Mauritania’s repressive associations’ law hampering vital role of civil society amended after a campaign by nonprofit through I4C grant

Across Mauritania, The work of civil society has been hampered by the 1964 Mauritanian Associations Law, under which the ministry can refuse permission for an association to legally operate “on vague grounds such as “anti-national propaganda” or using “an unwelcome influence on the minds of the people,” in addition to the ministry’s discretion to grant licenses to allow organizations to carry on with their activity legally and apply for funds, a  process that can prolong for up to a decade which Human Rights Watch (HRW) has labeled as  an “instrument of repression.”

In 2012 Civil Society Organization (CSO) Kafana applied to Mauritania’s government for a registration license that allows them to help youth in the northwest African country fight unemployment and discrimination. 

Kafana refused to change its name, which means “enough” in Arabic. They continued sending requests to the country’s ministry of interior which is responsible for granting organizations the authority to operate, but the name was deemed “too political.”

Not being recognized as an “‘authorized association” was “like having a sword hanging over our head,” the group’s president Yacoub Ahmed Lemrabet told Amnesty, adding that Kafana worried about being shut down and employees jailed, fears that eventually came true in 2015 when Kafana was forced to shut their doors.

In 2019, a non-profit  Khotwa Association participated in a small-grant competition by Innovation for Change MENA Hub (I4CMENA) and submitted a proposal that was directly related to the hub’s primary focus; the closing civic space. The idea had the potential to scale into a more effective campaign. Subsequently, Khotwa association was awarded a $5,000 grant to carry out an advocacy campaign to change the prohibitive law.

In the fifth month of the same year, Khotwa conducted a 2-months long advocacy campaign to expedite the work of CSOs, through awareness and capacity-building training across the country in the cities of Nouadhibou and Nouakchott, and Zouerate. The campaign also included a digital component and recommended CSOs be allowed to obtain a license as soon as they notify the authorities of their request for one. During this, Khotwa conducted field research to analyze the difficulties faced during the establishing and licensing process of an organization.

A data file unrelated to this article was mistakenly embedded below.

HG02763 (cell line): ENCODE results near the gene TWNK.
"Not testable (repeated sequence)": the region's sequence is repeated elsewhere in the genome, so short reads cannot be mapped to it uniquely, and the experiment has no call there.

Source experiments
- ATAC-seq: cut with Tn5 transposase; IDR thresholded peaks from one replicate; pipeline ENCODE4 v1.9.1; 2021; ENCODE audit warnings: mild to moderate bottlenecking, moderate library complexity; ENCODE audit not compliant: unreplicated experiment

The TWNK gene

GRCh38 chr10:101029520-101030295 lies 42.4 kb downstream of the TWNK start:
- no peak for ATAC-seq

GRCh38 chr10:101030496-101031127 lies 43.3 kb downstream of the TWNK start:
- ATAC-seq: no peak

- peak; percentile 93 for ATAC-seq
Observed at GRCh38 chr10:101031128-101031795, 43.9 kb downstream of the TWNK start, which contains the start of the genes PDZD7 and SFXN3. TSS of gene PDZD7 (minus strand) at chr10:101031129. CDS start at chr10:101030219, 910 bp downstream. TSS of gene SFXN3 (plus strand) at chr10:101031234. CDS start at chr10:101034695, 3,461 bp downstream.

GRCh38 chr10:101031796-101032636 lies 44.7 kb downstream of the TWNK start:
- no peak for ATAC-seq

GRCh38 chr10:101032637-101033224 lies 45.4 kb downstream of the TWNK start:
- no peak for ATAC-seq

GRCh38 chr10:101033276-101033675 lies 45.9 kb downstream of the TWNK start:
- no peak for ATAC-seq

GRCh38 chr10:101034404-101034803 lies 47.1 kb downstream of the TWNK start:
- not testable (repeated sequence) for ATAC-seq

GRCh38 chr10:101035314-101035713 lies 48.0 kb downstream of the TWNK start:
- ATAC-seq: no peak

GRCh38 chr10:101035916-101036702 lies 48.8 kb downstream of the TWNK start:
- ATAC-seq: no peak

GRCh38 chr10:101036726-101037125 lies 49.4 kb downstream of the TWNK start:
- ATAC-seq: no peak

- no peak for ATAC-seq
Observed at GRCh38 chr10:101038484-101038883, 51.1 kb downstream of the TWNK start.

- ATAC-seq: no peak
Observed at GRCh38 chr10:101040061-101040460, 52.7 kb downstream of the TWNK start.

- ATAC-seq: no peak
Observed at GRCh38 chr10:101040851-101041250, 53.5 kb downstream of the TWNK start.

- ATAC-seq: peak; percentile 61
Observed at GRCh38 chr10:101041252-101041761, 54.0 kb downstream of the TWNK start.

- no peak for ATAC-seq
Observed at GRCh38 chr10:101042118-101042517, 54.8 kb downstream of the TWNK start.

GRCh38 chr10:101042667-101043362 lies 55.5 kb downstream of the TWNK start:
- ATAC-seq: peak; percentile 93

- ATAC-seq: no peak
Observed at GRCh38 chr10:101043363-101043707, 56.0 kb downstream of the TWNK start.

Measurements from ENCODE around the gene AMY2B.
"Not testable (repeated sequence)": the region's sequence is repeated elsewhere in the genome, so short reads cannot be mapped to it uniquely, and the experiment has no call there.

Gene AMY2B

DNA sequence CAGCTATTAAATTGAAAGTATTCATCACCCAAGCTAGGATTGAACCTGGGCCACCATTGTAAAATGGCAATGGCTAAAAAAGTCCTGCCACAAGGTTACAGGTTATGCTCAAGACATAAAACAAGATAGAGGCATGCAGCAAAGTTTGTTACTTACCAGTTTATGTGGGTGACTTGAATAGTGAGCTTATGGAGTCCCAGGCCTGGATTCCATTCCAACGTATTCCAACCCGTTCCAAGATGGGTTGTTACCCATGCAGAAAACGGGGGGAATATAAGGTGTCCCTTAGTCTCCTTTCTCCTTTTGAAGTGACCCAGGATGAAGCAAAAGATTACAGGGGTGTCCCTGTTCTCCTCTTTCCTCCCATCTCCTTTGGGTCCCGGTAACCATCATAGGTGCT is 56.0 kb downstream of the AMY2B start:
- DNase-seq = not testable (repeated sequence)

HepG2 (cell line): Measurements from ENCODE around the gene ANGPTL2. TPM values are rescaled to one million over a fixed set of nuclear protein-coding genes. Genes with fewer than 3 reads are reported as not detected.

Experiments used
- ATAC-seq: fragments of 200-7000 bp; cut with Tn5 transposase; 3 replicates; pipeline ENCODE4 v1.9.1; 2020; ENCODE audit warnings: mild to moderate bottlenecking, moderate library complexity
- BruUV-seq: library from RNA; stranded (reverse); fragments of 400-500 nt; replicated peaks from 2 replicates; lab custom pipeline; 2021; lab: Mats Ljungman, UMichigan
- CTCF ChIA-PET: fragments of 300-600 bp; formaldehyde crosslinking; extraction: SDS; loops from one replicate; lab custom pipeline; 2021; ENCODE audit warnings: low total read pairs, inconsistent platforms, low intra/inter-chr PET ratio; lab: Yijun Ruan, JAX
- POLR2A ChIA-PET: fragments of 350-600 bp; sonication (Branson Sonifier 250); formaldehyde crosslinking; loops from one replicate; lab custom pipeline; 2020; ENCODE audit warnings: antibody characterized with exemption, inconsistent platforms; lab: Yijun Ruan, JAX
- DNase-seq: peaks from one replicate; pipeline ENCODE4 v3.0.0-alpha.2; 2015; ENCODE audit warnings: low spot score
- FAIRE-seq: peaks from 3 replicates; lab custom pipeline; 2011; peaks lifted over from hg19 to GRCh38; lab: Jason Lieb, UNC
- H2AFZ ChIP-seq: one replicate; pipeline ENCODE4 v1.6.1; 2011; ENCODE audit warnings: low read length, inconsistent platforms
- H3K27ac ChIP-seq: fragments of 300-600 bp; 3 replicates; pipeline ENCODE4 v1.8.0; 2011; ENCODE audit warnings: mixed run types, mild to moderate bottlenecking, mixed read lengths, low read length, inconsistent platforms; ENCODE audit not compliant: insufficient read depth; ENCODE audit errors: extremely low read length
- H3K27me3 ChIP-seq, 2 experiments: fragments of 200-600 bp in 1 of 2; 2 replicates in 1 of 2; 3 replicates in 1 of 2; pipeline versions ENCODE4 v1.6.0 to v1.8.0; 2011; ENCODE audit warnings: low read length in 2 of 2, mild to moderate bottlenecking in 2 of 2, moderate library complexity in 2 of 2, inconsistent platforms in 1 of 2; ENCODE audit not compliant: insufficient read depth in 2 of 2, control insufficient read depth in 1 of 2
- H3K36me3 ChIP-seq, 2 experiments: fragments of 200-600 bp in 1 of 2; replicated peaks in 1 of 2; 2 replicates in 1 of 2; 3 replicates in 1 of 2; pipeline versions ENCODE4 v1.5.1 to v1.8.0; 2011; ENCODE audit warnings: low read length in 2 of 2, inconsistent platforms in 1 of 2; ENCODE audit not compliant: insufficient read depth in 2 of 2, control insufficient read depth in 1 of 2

A direct episode on one local TV channel and a Facebook page played a crucial role in spreading awareness and raising awareness about the archaic law.

Furthermore, the government positive response came as a pleasant surprise to Khotwa founder Moustapha Abderrahmane, to which he commented:

“We did not expect the government to respond quickly to the demands of civil society for a law permitting the right to peaceful assembly and the freedom to establish and form associations,” 


“A new law that serves all of civil society in Mauritania.”

The bill was praised by Mauritania’s Commissioner for Human Rights, Humanitarian Action and Relations with Civil Society, Mohamed El Hassan Ould Boukhreiss, and has also been lauded by Parliamentarians who champion human rights. 

“When we read the news about a government workshop headed by the Minister of Justice in February 2020 discussing a draft of the new Associations Law, we felt that we had accomplished something sustainable that serves all civil society in Mauritania,” said Mr. Abderrahmane.

The campaign team was elated to learn that the government had approved the draft law, particularly article 5 which states that “the Associations of people are formed freely and without prior authorization”, the new legislation allows a group to automatically obtain legal status within 60 days after the submission of bylaws and a document of declaration of incorporation to authorities. The authorities would immediately provide an acknowledgment of receipt of those documents and could reject the notification if it did not meet the law’s requirements.

“For civil society programs aimed at freedom of expression and the right to assembly, obtaining funding is difficult as the government does not finance any programs of this kind, and the sources are limited to domestic funds through programs that are usually implemented through international bodies,” said Mr. Abderrahmane.

On January 11th, 2021, the Mauritanian Parliament approved the Associations Bill which was considered to be  a win for Mauritanian Civic space as the new law further provides that  only a judicial authority can permanently suspend an association and states that associations are now eligible to receive domestic or foreign funding.